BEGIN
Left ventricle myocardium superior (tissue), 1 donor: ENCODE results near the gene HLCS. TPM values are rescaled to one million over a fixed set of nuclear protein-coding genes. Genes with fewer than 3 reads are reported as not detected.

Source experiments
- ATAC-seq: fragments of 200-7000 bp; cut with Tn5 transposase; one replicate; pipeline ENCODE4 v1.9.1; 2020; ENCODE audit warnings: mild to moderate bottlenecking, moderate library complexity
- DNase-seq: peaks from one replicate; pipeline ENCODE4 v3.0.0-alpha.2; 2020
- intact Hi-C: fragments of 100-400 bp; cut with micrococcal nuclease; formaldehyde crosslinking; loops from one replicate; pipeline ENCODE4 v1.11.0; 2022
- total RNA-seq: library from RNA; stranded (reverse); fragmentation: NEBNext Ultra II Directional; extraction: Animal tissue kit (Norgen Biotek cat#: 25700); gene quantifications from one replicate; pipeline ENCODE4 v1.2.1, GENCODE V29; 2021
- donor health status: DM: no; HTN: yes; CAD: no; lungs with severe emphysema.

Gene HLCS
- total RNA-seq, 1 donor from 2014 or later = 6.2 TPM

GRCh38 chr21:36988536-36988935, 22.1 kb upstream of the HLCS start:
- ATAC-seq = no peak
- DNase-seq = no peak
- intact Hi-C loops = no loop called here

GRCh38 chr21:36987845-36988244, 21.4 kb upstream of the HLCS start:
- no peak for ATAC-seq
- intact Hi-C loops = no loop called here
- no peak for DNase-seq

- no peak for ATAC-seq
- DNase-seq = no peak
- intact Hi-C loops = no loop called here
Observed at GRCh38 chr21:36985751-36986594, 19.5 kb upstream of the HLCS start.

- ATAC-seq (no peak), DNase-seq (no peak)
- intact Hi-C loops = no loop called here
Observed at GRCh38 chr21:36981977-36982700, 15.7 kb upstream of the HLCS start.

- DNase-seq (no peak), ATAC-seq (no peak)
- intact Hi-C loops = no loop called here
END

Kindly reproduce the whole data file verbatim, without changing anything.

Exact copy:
Left ventricle myocardium superior (tissue), 1 donor: ENCODE results near the gene HLCS. TPM values are rescaled to one million over a fixed set of nuclear protein-coding genes. Genes with fewer than 3 reads are reported as not detected.

Source experiments
- ATAC-seq: fragments of 200-7000 bp; cut with Tn5 transposase; one replicate; pipeline ENCODE4 v1.9.1; 2020; ENCODE audit warnings: mild to moderate bottlenecking, moderate library complexity
- DNase-seq: peaks from one replicate; pipeline ENCODE4 v3.0.0-alpha.2; 2020
- intact Hi-C: fragments of 100-400 bp; cut with micrococcal nuclease; formaldehyde crosslinking; loops from one replicate; pipeline ENCODE4 v1.11.0; 2022
- total RNA-seq: library from RNA; stranded (reverse); fragmentation: NEBNext Ultra II Directional; extraction: Animal tissue kit (Norgen Biotek cat#: 25700); gene quantifications from one replicate; pipeline ENCODE4 v1.2.1, GENCODE V29; 2021
- donor health status: DM: no; HTN: yes; CAD: no; lungs with severe emphysema.

Gene HLCS
- total RNA-seq, 1 donor from 2014 or later = 6.2 TPM

GRCh38 chr21:36988536-36988935, 22.1 kb upstream of the HLCS start:
- ATAC-seq = no peak
- DNase-seq = no peak
- intact Hi-C loops = no loop called here

GRCh38 chr21:36987845-36988244, 21.4 kb upstream of the HLCS start:
- no peak for ATAC-seq
- intact Hi-C loops = no loop called here
- no peak for DNase-seq

- no peak for ATAC-seq
- DNase-seq = no peak
- intact Hi-C loops = no loop called here
Observed at GRCh38 chr21:36985751-36986594, 19.5 kb upstream of the HLCS start.

- ATAC-seq (no peak), DNase-seq (no peak)
- intact Hi-C loops = no loop called here
Observed at GRCh38 chr21:36981977-36982700, 15.7 kb upstream of the HLCS start.

- DNase-seq (no peak), ATAC-seq (no peak)
- intact Hi-C loops = no loop called here